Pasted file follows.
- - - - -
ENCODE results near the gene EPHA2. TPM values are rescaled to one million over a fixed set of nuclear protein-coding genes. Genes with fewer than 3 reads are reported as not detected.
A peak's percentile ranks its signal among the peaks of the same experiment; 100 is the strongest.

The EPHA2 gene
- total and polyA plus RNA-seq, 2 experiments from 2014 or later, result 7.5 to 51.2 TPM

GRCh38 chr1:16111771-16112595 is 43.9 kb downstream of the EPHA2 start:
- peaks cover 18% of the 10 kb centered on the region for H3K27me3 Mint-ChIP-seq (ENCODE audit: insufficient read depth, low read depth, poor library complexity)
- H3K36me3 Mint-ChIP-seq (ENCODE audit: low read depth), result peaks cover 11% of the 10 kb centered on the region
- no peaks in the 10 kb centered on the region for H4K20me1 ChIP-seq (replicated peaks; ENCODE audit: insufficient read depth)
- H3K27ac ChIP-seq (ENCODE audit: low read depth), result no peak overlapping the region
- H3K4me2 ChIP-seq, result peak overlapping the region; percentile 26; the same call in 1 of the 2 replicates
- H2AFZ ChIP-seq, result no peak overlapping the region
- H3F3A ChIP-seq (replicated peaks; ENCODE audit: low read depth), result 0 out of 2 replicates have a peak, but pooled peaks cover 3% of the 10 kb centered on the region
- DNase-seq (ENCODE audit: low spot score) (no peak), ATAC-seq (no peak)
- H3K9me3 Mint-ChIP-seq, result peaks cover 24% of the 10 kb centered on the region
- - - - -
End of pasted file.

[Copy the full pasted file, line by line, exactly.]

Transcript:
ENCODE results near the gene EPHA2. TPM values are rescaled to one million over a fixed set of nuclear protein-coding genes. Genes with fewer than 3 reads are reported as not detected.
A peak's percentile ranks its signal among the peaks of the same experiment; 100 is the strongest.

The EPHA2 gene
- total and polyA plus RNA-seq, 2 experiments from 2014 or later, result 7.5 to 51.2 TPM

GRCh38 chr1:16111771-16112595 is 43.9 kb downstream of the EPHA2 start:
- peaks cover 18% of the 10 kb centered on the region for H3K27me3 Mint-ChIP-seq (ENCODE audit: insufficient read depth, low read depth, poor library complexity)
- H3K36me3 Mint-ChIP-seq (ENCODE audit: low read depth), result peaks cover 11% of the 10 kb centered on the region
- no peaks in the 10 kb centered on the region for H4K20me1 ChIP-seq (replicated peaks; ENCODE audit: insufficient read depth)
- H3K27ac ChIP-seq (ENCODE audit: low read depth), result no peak overlapping the region
- H3K4me2 ChIP-seq, result peak overlapping the region; percentile 26; the same call in 1 of the 2 replicates
- H2AFZ ChIP-seq, result no peak overlapping the region
- H3F3A ChIP-seq (replicated peaks; ENCODE audit: low read depth), result 0 out of 2 replicates have a peak, but pooled peaks cover 3% of the 10 kb centered on the region
- DNase-seq (ENCODE audit: low spot score) (no peak), ATAC-seq (no peak)
- H3K9me3 Mint-ChIP-seq, result peaks cover 24% of the 10 kb centered on the region